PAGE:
Sy Bernabei, a trans and gender-nonconforming person who works with the nonprofit Gender Justice Nevada, paid $9,000 out of pocket for recent gender-affirming surgery to avoid dealing with private insurance.
Albi Smedley, a non-binary trans person who is employed by Clark County School District, pays $300 out-of-pocket for hormones and is still excluded from having gender-affirming surgeries covered by insurance.
“When something so fundamental and necessary as health care for basic needs is not covered by your trusted employer, it’s an entirely demoralizing experience,” Smedley said. “I can’t stress enough the dehumanizing effect of seeking care for fundamental health needs and being unsupported by your employer, your insurance or your government.”
While sharing their struggles to access health care and get insurance to cover medically necessary procedures, many trans and gender-nonconforming people pressed lawmakers Friday during a Senate Committee on Commerce and Labor hearing to enact a law protecting them from insurance discrimination.
Senate Bill 139 would require certain health insurance policies, including Medicaid, to cover “the treatment of conditions relating to gender dysphoria, gender incongruence and other disorders of sexual development.”
Procedures that affirm a person’s gender could range from “top surgery,” which includes breast reduction or removal, to voice therapy, depending on what a health care provider has deemed medically necessary for that person.
“I want folks to know, this is not something that trans and gender-nonconforming people do lightly. It is an act of bravery to begin socially and medically transitioning,” Bernabei said. “I’ve worked over 20 years in this community and I’ve seen depression, self-harm and suicide when gender-affirming procedures and hormone therapy are not covered by insurance. Making health care not as accessible increases those things.”
While being praised by civil rights and LGBTQ groups, the legislation also received support from SilverSummit Health Plan, a state-based insurance plan.
The only opposition was from the Lyon County comptroller, who worried about the financial burden the legislation might place on smaller insurance plans.
The Nevada Association of Health Plans testified in “neutral,” saying it was working with the bill’s sponsors, Clark County Democratic state Sens. Melanie Scheible and Dallas Harris, to clarify some of the language.
If passed, Brooke Maylath, who presented the bill alongside Scheible, said Nevada would be “the first state to be able to have something this broadly mandated.”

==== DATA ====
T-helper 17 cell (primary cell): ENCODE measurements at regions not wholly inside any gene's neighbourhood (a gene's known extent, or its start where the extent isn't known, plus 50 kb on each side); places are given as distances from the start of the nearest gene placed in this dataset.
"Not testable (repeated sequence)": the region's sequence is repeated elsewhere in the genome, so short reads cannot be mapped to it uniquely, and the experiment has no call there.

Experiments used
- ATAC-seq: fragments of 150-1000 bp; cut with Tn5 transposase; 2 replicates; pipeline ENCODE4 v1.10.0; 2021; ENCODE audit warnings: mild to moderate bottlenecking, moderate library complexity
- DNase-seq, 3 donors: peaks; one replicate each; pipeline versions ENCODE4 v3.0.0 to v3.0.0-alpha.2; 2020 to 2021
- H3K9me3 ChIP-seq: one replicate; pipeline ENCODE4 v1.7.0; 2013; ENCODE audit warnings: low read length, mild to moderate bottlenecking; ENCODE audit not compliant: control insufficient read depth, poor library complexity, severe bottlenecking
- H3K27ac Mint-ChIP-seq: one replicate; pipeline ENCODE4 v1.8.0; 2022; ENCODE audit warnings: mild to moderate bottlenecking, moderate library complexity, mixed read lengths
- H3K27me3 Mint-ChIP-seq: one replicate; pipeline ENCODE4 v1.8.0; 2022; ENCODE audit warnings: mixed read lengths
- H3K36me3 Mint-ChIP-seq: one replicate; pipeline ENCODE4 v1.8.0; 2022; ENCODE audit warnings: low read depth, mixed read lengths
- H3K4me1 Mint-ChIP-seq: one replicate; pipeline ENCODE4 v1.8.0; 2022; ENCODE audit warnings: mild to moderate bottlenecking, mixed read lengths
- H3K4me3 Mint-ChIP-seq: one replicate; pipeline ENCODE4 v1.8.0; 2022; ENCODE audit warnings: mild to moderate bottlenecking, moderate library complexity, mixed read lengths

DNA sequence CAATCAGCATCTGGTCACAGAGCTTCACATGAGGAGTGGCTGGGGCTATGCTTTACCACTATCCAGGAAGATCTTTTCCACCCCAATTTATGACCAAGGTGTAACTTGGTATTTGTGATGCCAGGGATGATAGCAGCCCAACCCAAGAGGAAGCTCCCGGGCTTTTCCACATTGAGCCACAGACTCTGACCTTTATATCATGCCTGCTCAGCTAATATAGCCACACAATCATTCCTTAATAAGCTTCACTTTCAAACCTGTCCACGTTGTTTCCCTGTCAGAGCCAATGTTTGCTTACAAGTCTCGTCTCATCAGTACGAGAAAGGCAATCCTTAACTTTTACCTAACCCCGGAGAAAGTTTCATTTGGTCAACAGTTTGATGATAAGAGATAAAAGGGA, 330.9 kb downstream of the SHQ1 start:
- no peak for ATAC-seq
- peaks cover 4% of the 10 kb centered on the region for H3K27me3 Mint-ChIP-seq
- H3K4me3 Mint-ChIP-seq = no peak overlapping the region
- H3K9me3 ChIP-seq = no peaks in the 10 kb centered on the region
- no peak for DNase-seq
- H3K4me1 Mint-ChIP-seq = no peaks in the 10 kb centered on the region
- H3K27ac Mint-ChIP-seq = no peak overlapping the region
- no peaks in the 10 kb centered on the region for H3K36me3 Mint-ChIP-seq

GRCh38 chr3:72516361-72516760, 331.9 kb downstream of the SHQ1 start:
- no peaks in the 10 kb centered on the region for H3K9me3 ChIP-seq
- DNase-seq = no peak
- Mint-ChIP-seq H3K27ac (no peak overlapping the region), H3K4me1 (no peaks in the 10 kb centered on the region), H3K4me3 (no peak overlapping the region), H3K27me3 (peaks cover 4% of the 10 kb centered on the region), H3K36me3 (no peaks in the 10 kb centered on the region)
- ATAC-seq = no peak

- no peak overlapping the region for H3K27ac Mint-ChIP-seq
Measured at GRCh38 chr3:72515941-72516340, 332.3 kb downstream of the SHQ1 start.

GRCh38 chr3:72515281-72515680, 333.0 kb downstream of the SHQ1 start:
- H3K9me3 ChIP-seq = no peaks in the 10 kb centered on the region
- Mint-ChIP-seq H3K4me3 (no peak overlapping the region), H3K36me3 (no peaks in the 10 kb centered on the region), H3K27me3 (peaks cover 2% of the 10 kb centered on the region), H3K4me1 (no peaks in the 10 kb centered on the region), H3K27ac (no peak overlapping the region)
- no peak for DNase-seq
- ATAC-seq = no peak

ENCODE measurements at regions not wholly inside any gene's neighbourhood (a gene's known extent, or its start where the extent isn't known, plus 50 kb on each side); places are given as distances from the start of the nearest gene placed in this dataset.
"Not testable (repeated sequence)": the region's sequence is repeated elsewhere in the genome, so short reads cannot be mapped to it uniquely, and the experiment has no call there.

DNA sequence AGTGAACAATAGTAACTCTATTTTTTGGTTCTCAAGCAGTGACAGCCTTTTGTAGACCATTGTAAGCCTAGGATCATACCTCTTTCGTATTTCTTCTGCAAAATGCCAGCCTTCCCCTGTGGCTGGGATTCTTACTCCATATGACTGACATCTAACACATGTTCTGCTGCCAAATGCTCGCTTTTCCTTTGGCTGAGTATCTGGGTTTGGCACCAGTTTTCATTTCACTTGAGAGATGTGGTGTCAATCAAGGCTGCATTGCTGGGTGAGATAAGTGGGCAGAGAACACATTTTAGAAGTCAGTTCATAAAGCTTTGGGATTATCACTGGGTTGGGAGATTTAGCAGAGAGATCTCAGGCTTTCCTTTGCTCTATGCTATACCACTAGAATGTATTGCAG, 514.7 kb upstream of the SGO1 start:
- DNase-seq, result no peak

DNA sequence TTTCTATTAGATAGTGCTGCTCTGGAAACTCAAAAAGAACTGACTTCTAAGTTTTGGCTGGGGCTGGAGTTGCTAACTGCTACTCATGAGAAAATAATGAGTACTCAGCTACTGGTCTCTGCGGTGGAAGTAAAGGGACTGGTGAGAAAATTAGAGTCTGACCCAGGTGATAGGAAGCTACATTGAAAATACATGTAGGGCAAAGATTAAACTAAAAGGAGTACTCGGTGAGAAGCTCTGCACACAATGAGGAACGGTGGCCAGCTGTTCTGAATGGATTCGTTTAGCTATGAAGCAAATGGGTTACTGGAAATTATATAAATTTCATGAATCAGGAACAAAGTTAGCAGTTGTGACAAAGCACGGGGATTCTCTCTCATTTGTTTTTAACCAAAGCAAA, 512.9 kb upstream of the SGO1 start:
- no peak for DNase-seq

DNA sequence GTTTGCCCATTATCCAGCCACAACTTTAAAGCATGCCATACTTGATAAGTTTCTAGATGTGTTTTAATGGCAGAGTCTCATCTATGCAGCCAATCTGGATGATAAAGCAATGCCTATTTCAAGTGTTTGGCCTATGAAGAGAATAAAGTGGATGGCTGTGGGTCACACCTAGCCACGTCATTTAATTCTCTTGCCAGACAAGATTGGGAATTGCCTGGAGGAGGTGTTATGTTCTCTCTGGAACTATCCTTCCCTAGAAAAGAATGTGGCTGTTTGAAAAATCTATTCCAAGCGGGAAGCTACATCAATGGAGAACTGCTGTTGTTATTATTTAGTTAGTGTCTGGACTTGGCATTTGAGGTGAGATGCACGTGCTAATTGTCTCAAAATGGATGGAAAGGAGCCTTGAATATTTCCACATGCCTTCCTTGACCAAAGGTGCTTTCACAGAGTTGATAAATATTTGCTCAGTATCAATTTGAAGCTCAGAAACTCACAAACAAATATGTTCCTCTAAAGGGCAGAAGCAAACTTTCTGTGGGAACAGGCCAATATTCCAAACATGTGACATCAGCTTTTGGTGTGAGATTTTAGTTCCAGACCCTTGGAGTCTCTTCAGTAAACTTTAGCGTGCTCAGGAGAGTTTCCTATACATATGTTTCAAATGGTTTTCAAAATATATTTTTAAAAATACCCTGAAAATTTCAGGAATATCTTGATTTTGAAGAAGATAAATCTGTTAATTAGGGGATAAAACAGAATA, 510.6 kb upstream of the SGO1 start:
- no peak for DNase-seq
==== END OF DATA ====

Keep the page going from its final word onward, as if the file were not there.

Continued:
There is a long history of discrimination against trans individuals seeking health coverage.
“Beginning in the 1980s, it was common for health insurance plans to have exclusions for any coverage for medical treatment to change or alter sex,” Maylath said.
In 2015 the Affordable Care Act prohibited insurance companies from refusing to cover procedures for transgender people.
The Nevada Division of Insurance issued a bulletin shortly after to affirm its commitment to ensure procedures couldn’t be denied because of gender identity or expression.
Maylath said those laws and policies haven’t stopped trans people from being denied coverage nor have they stopped the bias that has led to some of those denials.
“During 2020, I personally counseled an individual through multiple preauthorization denials from a third party administrator contracted with their employer’s self-funded plan.” Maylath said.
Even though the person’s employer-provided plan expanded to include coverage for their procedure, a mastectomy, the person kept receiving denials from the insurance company. It took eight months of fighting to finally get reimbursed.
Many supporters argued not everyone has the resources or time to engage in bureaucratic back and forth to get medically affirming procedures covered.
State Sen. Keith Pickard questioned whether there was a need for the legislation if there was already a policy.
“What people are experiencing in practice is inconsistent with the decision and ruling by the Department of Business and Industry,” Scheible said. “I think that I’m not the first legislator to encounter this problem and come up with a legislative solution. That’s what this bill does. It puts into law what the Division of Insurance has already said is their interpretation of the law.”
Clark County submitted a fiscal note for the bill saying if Clark County’s Self-Funded Group Insurance expanded coverage for conditions related to gender dysphoria “assuming two reassignment surgeries per year, or one per 10,000 members,” the cost would be $1.5 million over two years.
No one from Clark County testified at the hearing.
Maylath pushed back on fiscal estimates and argued surgeries, like a mastectomy, are already covered for cisgender women.
Denying trans people coverage could result in costly litigation, something that has happened across the country.
“These exclusions have been challenged throughout the country and plaintiffs have won costing the insurance plans hundreds of thousands of dollars in penalties above the cost of actually paying for the procedure,” Maylath said. “In one sense, this bill is in insurance companies best interest.”